You can’t go out looking like that you look like Cobo Alice!
Ever heard of “Cobo Alice” ? I hadn’t until recently when a friend remarked her father would say this to her if he thought she was looking somewhat ‘dishevelled’.
The answer to who is Cobo Alice lies on a shelf in the one of the rooms of the Folk Museum. For there sits a doll – “Cobo Alice”.
Cobo Alice came into being during the 1870s, unsurprisingly on Guernsey’s West Coast at – you guessed it Cobo.
She was the creation of Alice Guille, wife of a local fisherman who, when he mended his sails, she used the offcuts to make a doll’s body.
She made the body from unbleached calico – off cuts from the material used by her husband to repair his boat’s sails. The head was made from a stretched vest or stocking. The doll was then filled with a fine sawdust filling. The puckered nose and eyebrows were sewn and then the head and hands were dipped in pink primer paint. Then the hair was picked out and painted and the dolls were dressed in bits of old dress materials.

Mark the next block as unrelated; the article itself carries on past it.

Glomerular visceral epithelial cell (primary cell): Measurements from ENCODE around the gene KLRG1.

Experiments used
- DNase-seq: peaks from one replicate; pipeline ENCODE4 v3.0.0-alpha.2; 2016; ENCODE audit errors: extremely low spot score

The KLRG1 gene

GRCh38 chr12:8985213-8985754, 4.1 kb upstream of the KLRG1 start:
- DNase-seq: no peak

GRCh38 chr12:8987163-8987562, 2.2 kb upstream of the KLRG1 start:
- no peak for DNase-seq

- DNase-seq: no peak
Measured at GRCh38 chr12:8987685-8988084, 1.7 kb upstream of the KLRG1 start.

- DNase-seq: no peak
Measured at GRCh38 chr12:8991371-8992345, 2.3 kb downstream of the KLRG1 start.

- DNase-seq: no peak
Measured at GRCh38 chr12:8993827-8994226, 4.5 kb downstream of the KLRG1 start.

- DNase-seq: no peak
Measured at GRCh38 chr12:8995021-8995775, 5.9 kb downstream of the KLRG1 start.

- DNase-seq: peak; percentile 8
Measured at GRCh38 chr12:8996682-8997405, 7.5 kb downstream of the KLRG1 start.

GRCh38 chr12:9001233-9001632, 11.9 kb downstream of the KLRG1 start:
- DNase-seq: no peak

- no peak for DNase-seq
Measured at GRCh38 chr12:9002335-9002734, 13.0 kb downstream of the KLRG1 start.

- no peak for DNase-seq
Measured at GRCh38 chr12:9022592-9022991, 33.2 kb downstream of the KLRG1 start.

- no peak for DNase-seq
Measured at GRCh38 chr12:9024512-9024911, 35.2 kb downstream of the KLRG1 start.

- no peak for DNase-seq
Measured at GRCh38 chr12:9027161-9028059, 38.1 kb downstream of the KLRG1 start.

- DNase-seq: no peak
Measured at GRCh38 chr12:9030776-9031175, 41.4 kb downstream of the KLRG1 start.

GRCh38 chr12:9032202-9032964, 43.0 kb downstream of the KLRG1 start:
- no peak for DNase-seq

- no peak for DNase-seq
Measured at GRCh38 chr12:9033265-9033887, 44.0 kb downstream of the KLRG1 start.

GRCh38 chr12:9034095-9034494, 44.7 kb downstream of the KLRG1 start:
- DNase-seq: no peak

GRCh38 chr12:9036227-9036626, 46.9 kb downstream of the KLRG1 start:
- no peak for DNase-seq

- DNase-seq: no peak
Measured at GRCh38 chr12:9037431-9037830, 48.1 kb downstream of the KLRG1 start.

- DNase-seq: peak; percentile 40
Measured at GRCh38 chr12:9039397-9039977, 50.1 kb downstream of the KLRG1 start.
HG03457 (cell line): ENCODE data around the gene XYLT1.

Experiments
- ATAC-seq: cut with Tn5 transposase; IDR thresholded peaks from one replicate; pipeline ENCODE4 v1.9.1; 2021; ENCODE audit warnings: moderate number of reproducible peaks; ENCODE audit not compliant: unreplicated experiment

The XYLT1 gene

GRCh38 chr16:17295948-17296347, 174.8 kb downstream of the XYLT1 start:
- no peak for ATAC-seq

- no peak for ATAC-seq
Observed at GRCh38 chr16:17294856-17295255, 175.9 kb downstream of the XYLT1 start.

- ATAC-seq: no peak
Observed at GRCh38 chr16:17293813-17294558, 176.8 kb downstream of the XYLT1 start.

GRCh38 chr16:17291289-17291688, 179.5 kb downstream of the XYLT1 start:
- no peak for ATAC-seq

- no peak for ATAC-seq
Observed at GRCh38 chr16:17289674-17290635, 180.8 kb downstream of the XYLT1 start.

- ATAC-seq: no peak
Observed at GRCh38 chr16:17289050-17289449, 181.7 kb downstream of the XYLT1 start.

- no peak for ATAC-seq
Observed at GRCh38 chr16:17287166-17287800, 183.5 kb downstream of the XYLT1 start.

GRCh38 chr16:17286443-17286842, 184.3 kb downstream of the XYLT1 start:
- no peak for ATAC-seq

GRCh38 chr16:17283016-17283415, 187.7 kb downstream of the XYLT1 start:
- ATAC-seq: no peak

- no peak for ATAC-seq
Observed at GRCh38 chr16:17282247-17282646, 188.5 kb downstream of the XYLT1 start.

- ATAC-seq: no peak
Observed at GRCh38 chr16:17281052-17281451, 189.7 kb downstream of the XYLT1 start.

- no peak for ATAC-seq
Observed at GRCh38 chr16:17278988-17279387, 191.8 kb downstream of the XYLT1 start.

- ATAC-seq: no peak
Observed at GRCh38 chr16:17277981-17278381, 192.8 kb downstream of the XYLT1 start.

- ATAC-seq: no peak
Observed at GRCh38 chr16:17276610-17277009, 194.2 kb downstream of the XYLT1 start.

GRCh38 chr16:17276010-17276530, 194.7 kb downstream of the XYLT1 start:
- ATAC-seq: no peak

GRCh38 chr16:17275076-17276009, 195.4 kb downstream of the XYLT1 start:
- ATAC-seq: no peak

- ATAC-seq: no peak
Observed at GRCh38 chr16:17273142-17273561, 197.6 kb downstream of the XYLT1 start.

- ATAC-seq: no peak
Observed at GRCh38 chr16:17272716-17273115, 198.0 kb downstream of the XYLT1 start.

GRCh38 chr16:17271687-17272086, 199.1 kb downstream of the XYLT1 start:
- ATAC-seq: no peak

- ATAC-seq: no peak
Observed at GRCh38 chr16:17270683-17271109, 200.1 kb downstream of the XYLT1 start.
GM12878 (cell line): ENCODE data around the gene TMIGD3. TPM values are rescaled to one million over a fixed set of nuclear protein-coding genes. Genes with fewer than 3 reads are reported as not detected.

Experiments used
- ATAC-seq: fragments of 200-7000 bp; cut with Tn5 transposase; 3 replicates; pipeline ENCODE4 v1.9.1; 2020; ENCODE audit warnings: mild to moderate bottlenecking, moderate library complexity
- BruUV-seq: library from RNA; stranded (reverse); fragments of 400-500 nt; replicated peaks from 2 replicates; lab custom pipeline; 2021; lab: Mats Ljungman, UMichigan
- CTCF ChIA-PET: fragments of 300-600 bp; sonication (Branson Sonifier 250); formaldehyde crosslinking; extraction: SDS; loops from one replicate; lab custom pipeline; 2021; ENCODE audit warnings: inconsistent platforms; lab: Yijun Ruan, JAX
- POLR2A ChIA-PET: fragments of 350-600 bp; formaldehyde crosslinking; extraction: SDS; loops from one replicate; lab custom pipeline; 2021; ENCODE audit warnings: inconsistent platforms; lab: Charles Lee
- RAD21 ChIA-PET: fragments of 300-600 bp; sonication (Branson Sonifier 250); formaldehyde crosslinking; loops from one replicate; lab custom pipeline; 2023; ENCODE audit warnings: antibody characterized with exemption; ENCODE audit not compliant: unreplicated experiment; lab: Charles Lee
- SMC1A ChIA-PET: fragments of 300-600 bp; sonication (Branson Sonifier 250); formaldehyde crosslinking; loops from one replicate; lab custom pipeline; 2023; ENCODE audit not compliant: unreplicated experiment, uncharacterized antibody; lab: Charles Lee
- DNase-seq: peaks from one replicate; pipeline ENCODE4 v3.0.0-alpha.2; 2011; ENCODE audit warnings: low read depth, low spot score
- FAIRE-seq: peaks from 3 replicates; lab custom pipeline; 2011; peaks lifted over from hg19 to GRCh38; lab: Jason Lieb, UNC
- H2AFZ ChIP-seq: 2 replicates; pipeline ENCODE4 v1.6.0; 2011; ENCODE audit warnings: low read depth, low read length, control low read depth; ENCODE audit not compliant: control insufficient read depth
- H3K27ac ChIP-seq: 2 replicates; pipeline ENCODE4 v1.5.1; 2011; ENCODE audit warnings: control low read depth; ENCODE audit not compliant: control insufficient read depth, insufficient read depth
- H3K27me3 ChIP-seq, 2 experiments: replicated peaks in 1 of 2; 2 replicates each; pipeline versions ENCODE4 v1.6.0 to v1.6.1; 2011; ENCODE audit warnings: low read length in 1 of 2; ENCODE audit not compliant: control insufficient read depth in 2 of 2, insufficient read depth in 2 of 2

As they became increasingly popular the whole family including the children, were engaged in making these dolls.
As you can imagine a doll made of sailcloth and filled with sawdust made for a pretty hard and tough toy. Despite that many of the original dolls have mostly been lost, having been rotted away by the acidic sawdust filling.
Cobo Alices occasionally come up for auction and usually commands high prices.
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